Medway Community Healthcare (MCH) provides a wide range of high quality community health services for Medway residents; from health visitors and district nurses to speech and language therapists and out of hours urgent care.
Published on: 16 November 2018
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Tendons are tough bands of tissue made from collagen. They connect a muscle to a bone to bring about movement. As a muscle contracts, it shortens pulling on the tendon which, in turn, brings about movement of the bone.
Yes! It is called Tendinopathy and many conditions fall under this umbrella, such as Lateral Epicondylalgia (Tennis Elbow), Achilles Tendinopathy, Patella Tendinopathy, Plantar Fasciopathy (previously called Plantar Fasciitis) and a large majority of shoulder pain.
In recent years there has been a lot of research into Tendinopathy and there is now a general consensus on some particular aspects. Firstly, Tendinopathic (pathological) tendons look different when looked at on an Ultrasound in comparison to normal tendons. Pathological tendons are thicker than normal tendons. Pathological tendons also have pockets of degenerative or ‘bad’ areas (Docking & Cook, 2016). The diagram below illustrates this:
While this may sound negative, it is not. The work by Docking and Cook in 2016 showed that while pathological tendons have pockets of degeneration (illustrated in red), they actually have healthier tendon than non-pathological tendons.
There are two myths that seem to surround tendinopathy:
Let us look at two scenarios where tendons can become painful
Tendon pain after a change in ‘loading’ or activity. It could be an elite athlete that works too hard after a break, or an average person who tries a new sport, such as high intensity interval training. It could even be someone who isn’t usually very active who decides to decorate the house!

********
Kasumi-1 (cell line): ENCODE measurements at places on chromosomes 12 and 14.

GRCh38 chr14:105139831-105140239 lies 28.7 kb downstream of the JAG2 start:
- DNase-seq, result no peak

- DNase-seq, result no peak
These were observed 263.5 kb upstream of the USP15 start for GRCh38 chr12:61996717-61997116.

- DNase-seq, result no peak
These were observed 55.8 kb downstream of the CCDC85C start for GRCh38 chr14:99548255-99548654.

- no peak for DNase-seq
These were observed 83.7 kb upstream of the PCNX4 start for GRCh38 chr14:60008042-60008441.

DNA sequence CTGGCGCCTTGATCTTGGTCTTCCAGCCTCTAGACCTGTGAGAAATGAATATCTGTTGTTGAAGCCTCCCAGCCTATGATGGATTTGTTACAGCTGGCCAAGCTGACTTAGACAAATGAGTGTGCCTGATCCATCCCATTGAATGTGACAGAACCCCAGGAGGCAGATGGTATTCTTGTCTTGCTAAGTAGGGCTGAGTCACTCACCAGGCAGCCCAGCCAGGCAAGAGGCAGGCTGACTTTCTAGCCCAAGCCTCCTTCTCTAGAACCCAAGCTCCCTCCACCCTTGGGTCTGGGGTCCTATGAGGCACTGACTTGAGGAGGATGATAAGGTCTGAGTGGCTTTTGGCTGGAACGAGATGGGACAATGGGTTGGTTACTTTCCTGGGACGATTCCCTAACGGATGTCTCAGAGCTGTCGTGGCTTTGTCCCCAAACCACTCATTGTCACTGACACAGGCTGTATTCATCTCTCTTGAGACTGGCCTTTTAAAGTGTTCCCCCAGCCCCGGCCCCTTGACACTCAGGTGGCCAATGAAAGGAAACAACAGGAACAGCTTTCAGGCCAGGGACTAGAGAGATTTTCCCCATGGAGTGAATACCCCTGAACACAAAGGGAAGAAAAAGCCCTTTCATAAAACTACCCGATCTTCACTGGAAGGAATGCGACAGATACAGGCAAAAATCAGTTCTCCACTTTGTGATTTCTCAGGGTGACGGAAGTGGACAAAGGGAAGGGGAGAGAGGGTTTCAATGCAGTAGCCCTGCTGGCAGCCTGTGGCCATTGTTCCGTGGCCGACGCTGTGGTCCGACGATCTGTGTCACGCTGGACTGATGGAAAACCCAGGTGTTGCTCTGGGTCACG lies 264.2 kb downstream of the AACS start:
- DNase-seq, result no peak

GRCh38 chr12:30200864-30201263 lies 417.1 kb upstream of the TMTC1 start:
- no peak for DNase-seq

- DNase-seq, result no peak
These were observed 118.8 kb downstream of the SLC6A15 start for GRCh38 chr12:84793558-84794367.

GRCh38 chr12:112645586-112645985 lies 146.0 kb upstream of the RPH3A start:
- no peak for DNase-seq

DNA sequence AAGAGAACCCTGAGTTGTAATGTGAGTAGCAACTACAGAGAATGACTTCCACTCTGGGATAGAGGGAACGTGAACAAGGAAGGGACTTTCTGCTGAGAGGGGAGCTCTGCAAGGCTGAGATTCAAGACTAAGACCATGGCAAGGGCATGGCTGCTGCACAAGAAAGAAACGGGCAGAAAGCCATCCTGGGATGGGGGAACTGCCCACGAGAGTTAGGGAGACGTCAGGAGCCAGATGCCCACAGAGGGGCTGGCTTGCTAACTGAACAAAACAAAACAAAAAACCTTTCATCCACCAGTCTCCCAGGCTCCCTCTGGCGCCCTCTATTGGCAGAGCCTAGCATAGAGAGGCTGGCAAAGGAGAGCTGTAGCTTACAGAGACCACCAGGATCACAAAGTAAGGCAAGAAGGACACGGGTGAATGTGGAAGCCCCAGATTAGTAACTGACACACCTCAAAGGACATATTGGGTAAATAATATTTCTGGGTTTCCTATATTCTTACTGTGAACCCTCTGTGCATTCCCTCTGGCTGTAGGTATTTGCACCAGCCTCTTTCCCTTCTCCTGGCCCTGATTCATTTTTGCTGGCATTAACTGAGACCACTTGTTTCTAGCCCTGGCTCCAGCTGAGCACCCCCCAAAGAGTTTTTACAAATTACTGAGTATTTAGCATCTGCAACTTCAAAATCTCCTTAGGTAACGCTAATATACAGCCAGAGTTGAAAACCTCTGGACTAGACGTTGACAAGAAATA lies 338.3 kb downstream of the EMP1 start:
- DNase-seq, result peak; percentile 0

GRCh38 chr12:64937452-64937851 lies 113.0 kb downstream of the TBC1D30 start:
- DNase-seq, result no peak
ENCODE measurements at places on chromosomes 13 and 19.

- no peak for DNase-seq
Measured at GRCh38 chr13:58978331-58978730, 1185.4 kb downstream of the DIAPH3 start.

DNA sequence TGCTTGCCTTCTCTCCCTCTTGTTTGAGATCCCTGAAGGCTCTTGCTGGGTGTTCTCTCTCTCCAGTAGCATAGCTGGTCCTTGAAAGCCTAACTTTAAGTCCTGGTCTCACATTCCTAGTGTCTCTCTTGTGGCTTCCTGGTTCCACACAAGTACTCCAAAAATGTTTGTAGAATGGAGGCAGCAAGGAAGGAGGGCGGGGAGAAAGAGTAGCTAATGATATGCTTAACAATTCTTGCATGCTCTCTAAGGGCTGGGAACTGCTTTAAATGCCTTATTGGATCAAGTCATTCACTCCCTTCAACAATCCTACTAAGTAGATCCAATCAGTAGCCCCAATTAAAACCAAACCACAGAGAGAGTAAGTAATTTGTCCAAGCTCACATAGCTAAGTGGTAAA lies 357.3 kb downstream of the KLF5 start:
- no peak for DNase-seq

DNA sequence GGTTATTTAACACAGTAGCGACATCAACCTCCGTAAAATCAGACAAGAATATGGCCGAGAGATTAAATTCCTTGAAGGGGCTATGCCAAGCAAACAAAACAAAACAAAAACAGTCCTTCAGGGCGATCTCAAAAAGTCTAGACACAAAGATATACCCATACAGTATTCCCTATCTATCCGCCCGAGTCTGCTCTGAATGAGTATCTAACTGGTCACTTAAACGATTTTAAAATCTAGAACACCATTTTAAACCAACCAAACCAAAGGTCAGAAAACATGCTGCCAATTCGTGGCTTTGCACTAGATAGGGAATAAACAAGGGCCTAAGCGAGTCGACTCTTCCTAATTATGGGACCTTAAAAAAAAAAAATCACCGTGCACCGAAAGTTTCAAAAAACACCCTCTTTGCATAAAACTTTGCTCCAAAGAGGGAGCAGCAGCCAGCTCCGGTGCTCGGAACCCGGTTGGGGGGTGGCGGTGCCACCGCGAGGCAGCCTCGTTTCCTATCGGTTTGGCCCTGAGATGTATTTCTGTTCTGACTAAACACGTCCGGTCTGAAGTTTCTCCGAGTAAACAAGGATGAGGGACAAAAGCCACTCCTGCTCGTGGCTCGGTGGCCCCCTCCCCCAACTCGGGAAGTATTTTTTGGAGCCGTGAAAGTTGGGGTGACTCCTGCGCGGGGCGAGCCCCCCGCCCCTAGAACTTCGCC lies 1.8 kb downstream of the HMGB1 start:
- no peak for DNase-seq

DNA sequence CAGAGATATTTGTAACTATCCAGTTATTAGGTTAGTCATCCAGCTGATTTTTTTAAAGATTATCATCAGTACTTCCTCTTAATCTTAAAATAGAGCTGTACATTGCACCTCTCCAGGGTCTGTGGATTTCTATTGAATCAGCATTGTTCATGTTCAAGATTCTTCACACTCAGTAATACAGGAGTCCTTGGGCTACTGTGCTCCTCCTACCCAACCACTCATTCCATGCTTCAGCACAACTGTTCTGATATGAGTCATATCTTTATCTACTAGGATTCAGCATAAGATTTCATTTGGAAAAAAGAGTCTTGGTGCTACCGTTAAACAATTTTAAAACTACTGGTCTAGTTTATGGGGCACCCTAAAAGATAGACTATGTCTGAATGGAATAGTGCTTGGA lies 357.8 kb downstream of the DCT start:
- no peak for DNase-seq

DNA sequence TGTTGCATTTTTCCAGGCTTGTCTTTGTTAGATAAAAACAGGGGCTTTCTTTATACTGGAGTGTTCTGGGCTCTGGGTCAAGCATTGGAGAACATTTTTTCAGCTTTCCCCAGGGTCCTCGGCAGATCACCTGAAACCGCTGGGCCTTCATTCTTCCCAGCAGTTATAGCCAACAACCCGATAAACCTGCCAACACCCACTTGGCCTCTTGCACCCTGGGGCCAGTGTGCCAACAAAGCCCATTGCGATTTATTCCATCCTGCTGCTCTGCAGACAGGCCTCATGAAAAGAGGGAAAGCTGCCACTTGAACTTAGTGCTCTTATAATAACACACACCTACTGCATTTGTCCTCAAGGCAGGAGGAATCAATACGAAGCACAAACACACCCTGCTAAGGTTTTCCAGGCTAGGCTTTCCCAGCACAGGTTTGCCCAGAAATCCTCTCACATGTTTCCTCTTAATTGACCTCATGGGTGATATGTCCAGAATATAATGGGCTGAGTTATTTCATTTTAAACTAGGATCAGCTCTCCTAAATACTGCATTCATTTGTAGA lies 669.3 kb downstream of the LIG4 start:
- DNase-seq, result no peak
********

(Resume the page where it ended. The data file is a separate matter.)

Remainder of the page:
This is called reactive Tendinopathy, and it can affect anyone who has had a significant change to their loading levels in a short period of time.
Long standing or recurrent Tendinopathy. This is where the tendon has more prominent thickening and are easier to provoke. There is, however more than enough good tendon to strengthen them and improve the levels of pain and function.
The best way to treat Tendinopathy is exercise! Here are some key things to remember -
Useful quick video – 10 facts about Tendinopathy management
Some people think complete rest will help Tendinopathy, it won’t! Tendons rely on continuous loading to maintain their structure. Completely resting a tendon may reduce its capacity, making it worse rather than better.
Injections – are they good?
While we know steroid injections can be effective in the management of Tendinopathy in the short term they are generally not advised. There is evidence to suggest that steroid injections have negative effects on tendon cells which contributes to the problem as it effectively further reduces the tendon load capacity.
The bottom line
Tendinopathy can affect anyone regardless of their age, gender, fitness level or general health. In the majority of cases there are structural changes which can be seen on an ultrasound. However, those with Tendinopathy have more than enough ‘good’, healthy tendon to strengthen. Evidence has shown that generally, a period of progressive exercise is the best way to improve Tendinopathy.